grass nursery seed stock for revegetation, and seedlings for an herbal
- Nabichakha Women Group, Kenya - to help address
waterborne diseases in Bungoma District, Kenya by rebuilding a public
toilet facility that had been destroyed during recent heavy rainfall
and flooding, as well as to initiate a water and sanitation project
that will involve training and community outreach through mass campaigns,
brochures and pamphlets.
- Norwalk/Nagarote Sister City Project, USA/Nicaragua
- to provide scholarships in Nagarote, Nicaragua for 20 "Cottonwood
Scholar" students from low-income families who are attending public
schools, including covering their uniforms, shoes, books, school supplies
and tutoring for one year.
- Project Mercy, USA/Mexico - to construct a sturdy
house from used garage doors as well as partially recycled and donated
materials that will be used by a family in need of emergency housing
- Rural 21, Moldova - to establish an Annual Winter
School for Bike Mechanics using volunteer experts to train 30 bike
owners in week-long courses as bicycle mechanics, and then to assist
10 of these mechanics to start their own bike shop businesses in their
communities, including purchase of 5 bike mechanic stands, 5 bike wrench
kits, and an electric compressor for inflating and painting.
- Sanchuan Development Association, China - to purchase
450 books and transport them by wagon to each of two remote mountain
village schools in Minhe County, Qinghai Province, which will allow
the schools to have their own libraries, and will encourage education
of ethnic minority children by allowing them access to books in addition
to their textbooks.
- Trees for the Future, USA/Cameroon - to support
the Volunteer Group for Agro-Silvo-Pastoral Development (VOGASPAD)
in Bamenda, Cameroon in providing training for farmers in tree nursery
management, agroforestry and seedling transplantation, including purchasing
wheel barrows, watering pipes, spades, pitchforks and over 30,000 tree
seeds, with the goal of reestablishing vegetation that has been destroyed
by logging and slash-and-burn farming techniques.
- Umoja Wa Kienjero Self Help Group, Kenya - to establish
an eco-seed bank multiplication project that will propagate and package
certified seed spice and herbs, and also fruit orchard seedlings, including
purchase of seeds, equipment, training, and materials.
- White Earth Land Recovery Project, USA - to install
a solar hot air heating panel on the home of a low-income tribal elder
on Minnesota's White Earth Reservation, as well as to train four young
people on the panel's installation.
- Wild Flora and Fauna Fund / FWFF, Bulgaria - to
rehabilitate and protect three small spring-fed sources of water in
the Yurushki Skali protected area in Kotel Mountain that had been created
in the 1950s but have subsequently silted in, for use by people, wildlife,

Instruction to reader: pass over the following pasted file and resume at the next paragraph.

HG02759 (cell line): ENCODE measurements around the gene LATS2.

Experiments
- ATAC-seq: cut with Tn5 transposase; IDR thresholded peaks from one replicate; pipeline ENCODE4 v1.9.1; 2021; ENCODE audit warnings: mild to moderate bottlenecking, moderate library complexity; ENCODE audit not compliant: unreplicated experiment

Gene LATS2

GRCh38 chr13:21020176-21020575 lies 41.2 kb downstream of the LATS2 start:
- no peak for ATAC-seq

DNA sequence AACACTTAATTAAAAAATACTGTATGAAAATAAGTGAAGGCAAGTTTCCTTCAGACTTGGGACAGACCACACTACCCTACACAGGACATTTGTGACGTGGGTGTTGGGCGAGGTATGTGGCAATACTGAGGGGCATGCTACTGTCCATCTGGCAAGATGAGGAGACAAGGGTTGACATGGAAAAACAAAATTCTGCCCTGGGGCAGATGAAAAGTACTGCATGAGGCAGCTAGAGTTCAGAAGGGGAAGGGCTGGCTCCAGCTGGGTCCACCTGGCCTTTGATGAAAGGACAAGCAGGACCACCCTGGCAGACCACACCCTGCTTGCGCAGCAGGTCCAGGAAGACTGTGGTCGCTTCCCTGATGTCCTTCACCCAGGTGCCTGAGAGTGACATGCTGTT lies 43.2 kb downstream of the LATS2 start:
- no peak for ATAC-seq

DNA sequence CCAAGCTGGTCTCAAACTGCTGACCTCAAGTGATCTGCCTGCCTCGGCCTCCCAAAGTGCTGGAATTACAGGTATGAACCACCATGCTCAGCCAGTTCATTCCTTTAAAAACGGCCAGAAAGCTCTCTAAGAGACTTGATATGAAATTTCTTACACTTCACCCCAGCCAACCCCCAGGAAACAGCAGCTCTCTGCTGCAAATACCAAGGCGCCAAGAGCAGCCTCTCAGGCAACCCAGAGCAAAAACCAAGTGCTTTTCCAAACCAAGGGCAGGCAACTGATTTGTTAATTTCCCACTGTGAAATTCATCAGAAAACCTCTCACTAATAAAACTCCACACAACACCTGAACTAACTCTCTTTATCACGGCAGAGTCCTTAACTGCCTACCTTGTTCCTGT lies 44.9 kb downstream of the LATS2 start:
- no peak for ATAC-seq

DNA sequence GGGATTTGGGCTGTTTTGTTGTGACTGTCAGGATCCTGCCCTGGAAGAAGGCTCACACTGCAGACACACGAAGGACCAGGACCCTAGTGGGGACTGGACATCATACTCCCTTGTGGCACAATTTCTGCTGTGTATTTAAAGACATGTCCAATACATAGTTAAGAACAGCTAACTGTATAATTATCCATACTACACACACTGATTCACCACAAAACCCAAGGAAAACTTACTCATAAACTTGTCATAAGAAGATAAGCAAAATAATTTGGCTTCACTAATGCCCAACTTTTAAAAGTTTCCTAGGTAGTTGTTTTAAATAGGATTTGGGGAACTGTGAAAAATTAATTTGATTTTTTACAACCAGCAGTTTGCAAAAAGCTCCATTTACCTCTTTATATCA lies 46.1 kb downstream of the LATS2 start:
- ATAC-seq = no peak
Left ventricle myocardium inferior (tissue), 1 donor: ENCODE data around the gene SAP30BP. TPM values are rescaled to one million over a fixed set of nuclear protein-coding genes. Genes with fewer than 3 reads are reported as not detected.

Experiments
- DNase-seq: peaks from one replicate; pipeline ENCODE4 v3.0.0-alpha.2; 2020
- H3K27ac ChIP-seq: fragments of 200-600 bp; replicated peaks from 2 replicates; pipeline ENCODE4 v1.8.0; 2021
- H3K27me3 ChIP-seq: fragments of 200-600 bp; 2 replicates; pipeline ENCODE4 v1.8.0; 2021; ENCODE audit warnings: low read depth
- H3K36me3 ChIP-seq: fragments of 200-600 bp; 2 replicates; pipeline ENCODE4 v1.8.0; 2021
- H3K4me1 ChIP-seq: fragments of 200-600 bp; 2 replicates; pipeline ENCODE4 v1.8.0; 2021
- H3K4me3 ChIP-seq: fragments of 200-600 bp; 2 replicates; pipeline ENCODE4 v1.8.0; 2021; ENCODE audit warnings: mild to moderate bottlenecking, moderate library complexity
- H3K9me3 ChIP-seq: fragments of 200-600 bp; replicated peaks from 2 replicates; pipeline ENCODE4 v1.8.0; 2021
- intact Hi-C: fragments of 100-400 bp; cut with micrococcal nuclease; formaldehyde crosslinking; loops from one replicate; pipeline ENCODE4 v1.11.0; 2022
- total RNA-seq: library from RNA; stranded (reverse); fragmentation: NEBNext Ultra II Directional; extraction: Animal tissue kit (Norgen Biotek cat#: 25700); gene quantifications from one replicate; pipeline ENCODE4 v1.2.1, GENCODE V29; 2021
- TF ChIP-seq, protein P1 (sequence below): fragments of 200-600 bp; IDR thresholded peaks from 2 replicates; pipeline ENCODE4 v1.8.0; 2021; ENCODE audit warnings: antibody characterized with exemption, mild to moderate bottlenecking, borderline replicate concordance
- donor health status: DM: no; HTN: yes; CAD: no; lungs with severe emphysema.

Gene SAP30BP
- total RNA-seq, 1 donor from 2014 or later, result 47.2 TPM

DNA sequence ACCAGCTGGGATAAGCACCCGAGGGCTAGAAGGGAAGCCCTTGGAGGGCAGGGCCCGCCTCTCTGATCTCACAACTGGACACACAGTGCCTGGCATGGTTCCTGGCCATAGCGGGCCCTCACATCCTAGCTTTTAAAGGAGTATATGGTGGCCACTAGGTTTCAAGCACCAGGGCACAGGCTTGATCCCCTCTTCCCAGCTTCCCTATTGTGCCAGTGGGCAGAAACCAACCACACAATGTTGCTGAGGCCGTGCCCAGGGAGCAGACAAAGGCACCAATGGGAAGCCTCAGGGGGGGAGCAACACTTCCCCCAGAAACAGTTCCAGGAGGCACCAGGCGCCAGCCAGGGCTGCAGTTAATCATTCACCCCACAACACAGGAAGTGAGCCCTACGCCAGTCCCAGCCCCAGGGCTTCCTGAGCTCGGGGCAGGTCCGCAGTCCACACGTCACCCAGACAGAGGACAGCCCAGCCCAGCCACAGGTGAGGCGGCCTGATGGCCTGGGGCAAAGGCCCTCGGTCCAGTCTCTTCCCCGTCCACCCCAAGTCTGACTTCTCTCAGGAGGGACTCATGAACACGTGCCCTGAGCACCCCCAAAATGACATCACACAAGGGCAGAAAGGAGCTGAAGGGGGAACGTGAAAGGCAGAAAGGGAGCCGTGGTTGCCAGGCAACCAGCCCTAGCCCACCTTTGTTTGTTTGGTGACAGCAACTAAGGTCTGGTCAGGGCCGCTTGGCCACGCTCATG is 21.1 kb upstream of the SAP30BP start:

livestock, and aquatic vegetation, with work done by local volunteers
Thanks again to Cottonwood's contributors and volunteers for your support!
You are really making a difference in assisting grassroots organizations
worldwide that are working for a sustainable future.
Foundation in your estate planning
A planned gift to Cottonwood Foundation allows you to continue to
support Cottonwood Foundation’s work for a sustainable future
as part of your legacy to the world. As each state has its own set
of requirements and formalities, to ensure that your planned gift has
been properly made, please consult with your attorney or other professional
advisor. Generally you can use these words to make a bequest through
your will or trust:
For more information about including Cottonwood Foundation in your estate
plan, please contact us at email@example.com or (651) 426-8797.
I give, devise, and bequeath to Cottonwood Foundation, federal
tax identification number 41-1714008, P.O. Box 10803, White Bear
Lake, MN 55110,
the sum of $_______ (or describe the real or personal property
or portion of the estate) to be used for its general purposes.
is Cottonwood Foundation?
Foundation is a tax-exempt charitable organization, run entirely
by volunteers and with no paid staff, that provides small grants
to grassroots organizations worldwide that are working for a sustainable
future. Since it was started in 1992, it has awarded 450 grants totaling
over $417,000. Eleven members currently serve on Cottonwood Foundation’s
board of directors.
Cottonwood awards grants to partner organizations that combine
all of the following: protecting the environment, promoting cultural
diversity, empowering people to meet their basic needs, and relying on
volunteers. Support of such groups makes it possible to really make a
difference in creating a better world.
Cottonwood Foundation is proud that more than 90 percent of its expenditures
go directly for grants. Less than 10 percent of all expenses are used
to cover administration (such as postage, printing, supplies and postal
box rental). The Foundation relies on donations of space, graphic design,
computers, telephone, and hundreds of hours of volunteer labor to operate!
Board of Directors
Jamie Ford, Secretary
Karissa Huntington, Chair
Prabhakar Karri, Treasurer
Craig Miller, Vice Chair
Paul Moss, Executive Director
your support to Cottonwood Foundation!
much appreciated contribution can be allocated to one or more funds:
General Fund: Supports
all aspects of the Foundations charitable
activities and administration
Endowment Fund: A permanent fund providing the Foundation with
Land Fund: Supports grants to indigenous peoples organizations
for repurchasing their land base in order to preserve their culture and